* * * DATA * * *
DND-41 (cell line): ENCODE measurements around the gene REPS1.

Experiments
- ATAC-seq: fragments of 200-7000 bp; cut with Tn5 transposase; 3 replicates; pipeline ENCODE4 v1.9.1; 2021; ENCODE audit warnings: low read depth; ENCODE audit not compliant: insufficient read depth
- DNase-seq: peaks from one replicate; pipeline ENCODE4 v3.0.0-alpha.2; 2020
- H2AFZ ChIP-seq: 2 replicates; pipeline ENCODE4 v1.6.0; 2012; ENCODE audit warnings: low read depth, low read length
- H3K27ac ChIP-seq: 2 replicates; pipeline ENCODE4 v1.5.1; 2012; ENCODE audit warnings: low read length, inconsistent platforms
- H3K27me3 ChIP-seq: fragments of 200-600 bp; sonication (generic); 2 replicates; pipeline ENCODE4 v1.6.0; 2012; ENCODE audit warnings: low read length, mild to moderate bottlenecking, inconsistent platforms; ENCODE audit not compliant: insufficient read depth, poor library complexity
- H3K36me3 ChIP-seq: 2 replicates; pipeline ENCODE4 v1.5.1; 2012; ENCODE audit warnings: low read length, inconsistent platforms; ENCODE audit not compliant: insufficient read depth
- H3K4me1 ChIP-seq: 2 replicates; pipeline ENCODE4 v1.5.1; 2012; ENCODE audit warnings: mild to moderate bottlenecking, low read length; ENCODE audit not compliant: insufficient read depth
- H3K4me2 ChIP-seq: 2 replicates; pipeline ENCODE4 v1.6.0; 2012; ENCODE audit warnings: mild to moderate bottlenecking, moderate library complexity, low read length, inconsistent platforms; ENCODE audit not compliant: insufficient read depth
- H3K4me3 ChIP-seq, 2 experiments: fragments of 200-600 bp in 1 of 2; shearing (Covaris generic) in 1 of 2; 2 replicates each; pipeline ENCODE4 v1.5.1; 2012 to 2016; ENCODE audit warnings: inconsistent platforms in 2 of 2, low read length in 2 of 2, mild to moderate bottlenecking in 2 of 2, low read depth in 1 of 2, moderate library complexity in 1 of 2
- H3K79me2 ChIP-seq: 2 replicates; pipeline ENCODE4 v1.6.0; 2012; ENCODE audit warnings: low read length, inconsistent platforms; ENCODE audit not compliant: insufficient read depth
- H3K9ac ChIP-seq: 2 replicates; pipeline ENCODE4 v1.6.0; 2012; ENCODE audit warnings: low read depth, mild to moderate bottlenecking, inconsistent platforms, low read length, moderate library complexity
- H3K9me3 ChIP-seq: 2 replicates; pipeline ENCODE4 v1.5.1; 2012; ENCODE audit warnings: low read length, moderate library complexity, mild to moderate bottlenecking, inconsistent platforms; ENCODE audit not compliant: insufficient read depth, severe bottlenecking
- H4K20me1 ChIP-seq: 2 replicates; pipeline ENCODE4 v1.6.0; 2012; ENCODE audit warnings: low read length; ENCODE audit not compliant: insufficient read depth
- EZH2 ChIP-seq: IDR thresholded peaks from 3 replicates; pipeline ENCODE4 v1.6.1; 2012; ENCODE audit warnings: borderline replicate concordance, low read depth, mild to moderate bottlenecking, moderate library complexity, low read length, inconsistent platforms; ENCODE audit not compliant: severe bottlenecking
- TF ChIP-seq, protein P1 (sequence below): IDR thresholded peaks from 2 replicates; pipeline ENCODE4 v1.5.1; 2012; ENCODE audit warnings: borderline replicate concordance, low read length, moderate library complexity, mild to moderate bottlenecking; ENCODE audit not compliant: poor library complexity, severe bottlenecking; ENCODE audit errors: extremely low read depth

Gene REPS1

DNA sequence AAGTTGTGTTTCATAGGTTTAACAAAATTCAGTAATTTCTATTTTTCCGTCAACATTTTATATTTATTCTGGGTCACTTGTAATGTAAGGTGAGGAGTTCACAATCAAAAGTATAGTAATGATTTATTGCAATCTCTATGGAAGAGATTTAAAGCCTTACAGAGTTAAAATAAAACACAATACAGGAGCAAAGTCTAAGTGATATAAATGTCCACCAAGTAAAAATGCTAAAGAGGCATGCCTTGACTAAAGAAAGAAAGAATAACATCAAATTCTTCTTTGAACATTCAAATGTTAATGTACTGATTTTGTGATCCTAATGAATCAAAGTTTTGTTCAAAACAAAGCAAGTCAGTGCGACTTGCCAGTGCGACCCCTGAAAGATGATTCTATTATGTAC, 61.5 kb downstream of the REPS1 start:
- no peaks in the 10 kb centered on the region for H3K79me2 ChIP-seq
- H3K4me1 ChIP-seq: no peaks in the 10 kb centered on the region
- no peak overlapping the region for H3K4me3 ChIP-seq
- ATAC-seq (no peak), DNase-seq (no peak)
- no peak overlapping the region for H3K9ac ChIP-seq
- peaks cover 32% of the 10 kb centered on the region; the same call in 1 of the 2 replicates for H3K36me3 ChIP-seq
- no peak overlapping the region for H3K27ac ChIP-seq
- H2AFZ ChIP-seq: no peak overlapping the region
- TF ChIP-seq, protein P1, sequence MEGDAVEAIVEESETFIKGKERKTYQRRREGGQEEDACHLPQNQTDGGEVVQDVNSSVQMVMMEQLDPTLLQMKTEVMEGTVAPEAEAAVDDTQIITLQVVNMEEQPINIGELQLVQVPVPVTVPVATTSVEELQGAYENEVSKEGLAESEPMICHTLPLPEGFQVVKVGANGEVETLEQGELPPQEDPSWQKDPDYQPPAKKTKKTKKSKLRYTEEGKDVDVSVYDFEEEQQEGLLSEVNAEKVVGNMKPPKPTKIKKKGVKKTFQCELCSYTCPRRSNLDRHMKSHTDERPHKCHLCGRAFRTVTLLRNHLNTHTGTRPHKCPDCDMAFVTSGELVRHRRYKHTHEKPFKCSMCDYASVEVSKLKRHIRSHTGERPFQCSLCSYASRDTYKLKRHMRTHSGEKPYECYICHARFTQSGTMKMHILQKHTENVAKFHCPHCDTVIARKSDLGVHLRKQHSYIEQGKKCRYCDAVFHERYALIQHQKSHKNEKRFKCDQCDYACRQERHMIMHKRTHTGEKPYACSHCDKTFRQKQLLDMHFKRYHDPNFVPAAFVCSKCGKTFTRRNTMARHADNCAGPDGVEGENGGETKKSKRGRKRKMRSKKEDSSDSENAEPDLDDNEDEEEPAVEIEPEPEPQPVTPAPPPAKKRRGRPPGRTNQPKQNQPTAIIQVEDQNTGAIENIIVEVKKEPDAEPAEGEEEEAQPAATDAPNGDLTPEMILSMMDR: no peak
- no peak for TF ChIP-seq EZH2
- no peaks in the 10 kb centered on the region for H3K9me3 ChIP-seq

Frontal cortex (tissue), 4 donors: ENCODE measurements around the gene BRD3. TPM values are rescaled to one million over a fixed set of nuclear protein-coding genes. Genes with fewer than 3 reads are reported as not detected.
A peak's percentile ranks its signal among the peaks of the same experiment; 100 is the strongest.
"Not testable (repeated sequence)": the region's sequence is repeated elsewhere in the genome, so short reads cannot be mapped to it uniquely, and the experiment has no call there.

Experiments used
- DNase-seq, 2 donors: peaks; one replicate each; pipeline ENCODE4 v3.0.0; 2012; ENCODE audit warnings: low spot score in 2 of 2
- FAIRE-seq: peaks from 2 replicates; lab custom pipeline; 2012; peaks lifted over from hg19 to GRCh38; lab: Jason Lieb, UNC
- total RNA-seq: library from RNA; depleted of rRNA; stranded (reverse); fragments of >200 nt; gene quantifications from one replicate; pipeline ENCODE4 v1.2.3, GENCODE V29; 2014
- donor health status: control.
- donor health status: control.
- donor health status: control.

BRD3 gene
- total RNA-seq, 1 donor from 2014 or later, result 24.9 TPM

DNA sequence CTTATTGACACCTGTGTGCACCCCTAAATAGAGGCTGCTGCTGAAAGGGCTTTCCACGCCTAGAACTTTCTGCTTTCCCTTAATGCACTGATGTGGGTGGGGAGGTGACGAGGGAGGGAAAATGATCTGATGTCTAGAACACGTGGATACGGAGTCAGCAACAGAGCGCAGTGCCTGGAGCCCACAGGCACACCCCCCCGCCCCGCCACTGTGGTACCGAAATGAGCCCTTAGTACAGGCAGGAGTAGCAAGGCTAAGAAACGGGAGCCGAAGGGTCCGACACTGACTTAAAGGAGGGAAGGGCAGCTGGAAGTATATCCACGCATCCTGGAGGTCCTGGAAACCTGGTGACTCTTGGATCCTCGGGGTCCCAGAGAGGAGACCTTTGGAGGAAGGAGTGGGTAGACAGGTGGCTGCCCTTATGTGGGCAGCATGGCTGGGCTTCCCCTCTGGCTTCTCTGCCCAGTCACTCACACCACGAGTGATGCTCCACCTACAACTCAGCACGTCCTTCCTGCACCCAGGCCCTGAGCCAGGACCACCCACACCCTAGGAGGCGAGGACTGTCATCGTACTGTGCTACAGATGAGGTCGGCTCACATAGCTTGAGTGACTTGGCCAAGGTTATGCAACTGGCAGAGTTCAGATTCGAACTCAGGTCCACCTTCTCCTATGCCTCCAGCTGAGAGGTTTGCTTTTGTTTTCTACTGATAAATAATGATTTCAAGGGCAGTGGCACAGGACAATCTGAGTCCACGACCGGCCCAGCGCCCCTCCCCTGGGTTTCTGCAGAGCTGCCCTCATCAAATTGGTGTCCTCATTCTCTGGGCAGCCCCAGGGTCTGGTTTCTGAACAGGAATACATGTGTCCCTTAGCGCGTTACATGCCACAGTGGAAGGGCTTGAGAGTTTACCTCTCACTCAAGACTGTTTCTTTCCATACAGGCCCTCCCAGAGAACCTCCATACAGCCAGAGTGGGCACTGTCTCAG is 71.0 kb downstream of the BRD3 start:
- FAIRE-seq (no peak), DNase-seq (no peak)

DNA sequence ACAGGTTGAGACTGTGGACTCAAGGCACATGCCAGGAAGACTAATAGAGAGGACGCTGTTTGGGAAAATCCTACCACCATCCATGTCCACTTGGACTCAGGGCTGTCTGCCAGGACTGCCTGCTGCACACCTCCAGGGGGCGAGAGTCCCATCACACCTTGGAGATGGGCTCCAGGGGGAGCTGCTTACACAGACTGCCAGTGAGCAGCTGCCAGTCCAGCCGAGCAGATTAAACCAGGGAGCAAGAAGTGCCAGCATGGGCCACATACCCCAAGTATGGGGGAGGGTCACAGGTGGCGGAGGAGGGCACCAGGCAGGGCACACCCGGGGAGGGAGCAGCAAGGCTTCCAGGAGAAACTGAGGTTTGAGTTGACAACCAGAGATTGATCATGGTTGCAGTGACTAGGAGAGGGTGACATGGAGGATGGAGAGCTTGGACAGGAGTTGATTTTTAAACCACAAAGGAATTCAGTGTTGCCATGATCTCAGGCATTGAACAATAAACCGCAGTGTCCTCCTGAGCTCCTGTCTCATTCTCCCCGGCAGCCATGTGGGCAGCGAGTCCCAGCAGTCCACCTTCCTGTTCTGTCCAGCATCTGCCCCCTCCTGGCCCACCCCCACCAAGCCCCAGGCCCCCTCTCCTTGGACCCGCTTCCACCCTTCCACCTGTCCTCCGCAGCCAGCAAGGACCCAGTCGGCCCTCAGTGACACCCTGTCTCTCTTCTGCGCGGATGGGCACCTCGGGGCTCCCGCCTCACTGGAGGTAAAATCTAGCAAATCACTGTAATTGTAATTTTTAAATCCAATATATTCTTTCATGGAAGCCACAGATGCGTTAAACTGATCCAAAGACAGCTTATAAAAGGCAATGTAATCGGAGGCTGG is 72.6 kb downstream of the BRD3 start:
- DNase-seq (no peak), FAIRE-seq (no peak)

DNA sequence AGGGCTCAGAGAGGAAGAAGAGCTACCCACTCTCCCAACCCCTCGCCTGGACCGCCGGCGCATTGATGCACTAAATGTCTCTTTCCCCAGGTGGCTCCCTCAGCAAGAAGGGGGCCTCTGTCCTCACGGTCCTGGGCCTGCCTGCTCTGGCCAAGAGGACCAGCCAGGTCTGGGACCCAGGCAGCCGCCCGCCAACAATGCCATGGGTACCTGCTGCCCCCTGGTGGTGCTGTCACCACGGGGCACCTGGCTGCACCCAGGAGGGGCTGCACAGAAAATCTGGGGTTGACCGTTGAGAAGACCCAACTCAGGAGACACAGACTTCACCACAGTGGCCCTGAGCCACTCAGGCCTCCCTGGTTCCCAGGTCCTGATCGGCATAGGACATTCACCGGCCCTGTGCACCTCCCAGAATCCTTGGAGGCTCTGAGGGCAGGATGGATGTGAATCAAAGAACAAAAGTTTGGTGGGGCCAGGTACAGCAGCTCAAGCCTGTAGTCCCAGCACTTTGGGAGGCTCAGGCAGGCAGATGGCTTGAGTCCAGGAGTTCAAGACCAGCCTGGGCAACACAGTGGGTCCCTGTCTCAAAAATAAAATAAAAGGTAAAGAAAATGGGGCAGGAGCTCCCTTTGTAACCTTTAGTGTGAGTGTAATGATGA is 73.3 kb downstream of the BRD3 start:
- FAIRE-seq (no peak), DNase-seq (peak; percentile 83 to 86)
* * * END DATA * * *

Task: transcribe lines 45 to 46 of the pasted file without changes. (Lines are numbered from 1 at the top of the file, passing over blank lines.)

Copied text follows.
DNA sequence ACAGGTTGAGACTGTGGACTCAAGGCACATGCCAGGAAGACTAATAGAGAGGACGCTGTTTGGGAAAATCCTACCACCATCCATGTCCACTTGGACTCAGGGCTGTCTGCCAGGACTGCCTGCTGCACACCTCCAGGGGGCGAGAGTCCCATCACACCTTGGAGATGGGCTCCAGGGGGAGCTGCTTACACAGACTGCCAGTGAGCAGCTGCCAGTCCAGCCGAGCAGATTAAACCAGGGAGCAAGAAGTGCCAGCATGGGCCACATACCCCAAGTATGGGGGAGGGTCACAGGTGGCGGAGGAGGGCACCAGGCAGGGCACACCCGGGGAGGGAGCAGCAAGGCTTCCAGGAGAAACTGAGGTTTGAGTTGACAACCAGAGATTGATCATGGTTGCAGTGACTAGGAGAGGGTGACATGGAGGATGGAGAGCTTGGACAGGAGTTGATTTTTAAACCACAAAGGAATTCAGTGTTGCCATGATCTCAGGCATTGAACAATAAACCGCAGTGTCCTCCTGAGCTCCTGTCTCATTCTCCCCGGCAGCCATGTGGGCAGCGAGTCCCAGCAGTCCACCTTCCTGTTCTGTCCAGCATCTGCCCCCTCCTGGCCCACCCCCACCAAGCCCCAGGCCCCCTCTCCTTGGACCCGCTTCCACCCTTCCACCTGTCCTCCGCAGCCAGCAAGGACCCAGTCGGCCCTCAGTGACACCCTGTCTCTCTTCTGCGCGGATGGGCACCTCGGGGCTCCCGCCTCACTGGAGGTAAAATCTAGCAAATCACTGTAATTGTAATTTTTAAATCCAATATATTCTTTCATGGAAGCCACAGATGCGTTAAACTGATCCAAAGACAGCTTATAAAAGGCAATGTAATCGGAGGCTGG is 72.6 kb downstream of the BRD3 start:
- DNase-seq (no peak), FAIRE-seq (no peak)